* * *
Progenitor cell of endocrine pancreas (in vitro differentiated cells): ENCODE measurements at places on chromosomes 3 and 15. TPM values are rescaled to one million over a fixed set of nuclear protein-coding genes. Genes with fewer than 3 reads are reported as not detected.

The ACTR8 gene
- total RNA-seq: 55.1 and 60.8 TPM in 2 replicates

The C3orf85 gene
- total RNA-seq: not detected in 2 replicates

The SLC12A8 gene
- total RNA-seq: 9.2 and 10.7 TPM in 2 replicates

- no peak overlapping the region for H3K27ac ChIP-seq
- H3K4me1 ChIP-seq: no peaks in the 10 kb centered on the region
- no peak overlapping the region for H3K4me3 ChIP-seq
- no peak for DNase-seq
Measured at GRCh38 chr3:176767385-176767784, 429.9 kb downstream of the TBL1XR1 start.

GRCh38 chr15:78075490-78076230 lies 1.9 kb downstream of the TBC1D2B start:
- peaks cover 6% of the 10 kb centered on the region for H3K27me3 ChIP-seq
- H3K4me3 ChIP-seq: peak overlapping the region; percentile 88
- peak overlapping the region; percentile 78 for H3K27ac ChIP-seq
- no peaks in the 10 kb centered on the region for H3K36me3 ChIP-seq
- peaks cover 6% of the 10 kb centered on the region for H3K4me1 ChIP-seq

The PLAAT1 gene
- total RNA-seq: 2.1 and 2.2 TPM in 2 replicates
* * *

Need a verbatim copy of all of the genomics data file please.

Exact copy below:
Progenitor cell of endocrine pancreas (in vitro differentiated cells): ENCODE measurements at places on chromosomes 3 and 15. TPM values are rescaled to one million over a fixed set of nuclear protein-coding genes. Genes with fewer than 3 reads are reported as not detected.

The ACTR8 gene
- total RNA-seq: 55.1 and 60.8 TPM in 2 replicates

The C3orf85 gene
- total RNA-seq: not detected in 2 replicates

The SLC12A8 gene
- total RNA-seq: 9.2 and 10.7 TPM in 2 replicates

- no peak overlapping the region for H3K27ac ChIP-seq
- H3K4me1 ChIP-seq: no peaks in the 10 kb centered on the region
- no peak overlapping the region for H3K4me3 ChIP-seq
- no peak for DNase-seq
Measured at GRCh38 chr3:176767385-176767784, 429.9 kb downstream of the TBL1XR1 start.

GRCh38 chr15:78075490-78076230 lies 1.9 kb downstream of the TBC1D2B start:
- peaks cover 6% of the 10 kb centered on the region for H3K27me3 ChIP-seq
- H3K4me3 ChIP-seq: peak overlapping the region; percentile 88
- peak overlapping the region; percentile 78 for H3K27ac ChIP-seq
- no peaks in the 10 kb centered on the region for H3K36me3 ChIP-seq
- peaks cover 6% of the 10 kb centered on the region for H3K4me1 ChIP-seq

The PLAAT1 gene
- total RNA-seq: 2.1 and 2.2 TPM in 2 replicates